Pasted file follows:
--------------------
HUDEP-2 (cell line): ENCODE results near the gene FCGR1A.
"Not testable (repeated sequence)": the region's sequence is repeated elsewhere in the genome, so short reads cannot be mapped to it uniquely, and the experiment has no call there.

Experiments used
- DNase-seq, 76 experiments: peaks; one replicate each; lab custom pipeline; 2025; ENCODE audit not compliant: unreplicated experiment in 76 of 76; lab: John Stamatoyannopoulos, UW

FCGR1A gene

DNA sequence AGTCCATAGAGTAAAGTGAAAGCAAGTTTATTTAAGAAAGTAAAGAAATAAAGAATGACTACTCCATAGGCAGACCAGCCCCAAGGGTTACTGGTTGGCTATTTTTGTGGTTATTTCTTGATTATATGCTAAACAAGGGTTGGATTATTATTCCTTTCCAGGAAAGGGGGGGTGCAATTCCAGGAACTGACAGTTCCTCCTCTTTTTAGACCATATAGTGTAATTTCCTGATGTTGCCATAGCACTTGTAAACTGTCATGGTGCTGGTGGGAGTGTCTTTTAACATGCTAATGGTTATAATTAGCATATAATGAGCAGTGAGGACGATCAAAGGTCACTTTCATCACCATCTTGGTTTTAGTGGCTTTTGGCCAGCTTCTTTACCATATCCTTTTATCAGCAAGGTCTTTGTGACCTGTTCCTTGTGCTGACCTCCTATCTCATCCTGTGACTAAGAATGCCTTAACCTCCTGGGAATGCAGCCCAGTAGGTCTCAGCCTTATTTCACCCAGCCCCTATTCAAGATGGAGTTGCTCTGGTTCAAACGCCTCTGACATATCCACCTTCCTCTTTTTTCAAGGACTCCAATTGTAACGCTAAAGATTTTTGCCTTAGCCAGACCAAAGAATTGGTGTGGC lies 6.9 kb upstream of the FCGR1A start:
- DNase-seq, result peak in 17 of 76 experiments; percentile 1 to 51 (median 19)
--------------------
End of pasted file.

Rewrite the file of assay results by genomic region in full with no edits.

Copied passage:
HUDEP-2 (cell line): ENCODE results near the gene FCGR1A.
"Not testable (repeated sequence)": the region's sequence is repeated elsewhere in the genome, so short reads cannot be mapped to it uniquely, and the experiment has no call there.

Experiments used
- DNase-seq, 76 experiments: peaks; one replicate each; lab custom pipeline; 2025; ENCODE audit not compliant: unreplicated experiment in 76 of 76; lab: John Stamatoyannopoulos, UW

FCGR1A gene

DNA sequence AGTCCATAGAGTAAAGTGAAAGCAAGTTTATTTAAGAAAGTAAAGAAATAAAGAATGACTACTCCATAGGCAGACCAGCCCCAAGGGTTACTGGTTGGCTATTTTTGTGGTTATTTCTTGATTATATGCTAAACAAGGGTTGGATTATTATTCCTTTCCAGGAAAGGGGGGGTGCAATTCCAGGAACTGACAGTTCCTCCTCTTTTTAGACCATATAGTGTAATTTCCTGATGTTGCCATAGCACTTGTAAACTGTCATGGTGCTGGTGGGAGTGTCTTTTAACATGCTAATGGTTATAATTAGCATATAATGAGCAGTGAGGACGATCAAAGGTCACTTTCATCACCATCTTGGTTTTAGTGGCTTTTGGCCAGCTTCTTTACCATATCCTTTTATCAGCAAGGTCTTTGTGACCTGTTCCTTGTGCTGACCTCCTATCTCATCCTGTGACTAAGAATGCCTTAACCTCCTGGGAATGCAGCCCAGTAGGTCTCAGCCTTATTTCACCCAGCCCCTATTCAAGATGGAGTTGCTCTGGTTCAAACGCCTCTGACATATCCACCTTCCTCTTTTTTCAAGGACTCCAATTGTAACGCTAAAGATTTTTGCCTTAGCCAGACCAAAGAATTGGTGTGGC lies 6.9 kb upstream of the FCGR1A start:
- DNase-seq, result peak in 17 of 76 experiments; percentile 1 to 51 (median 19)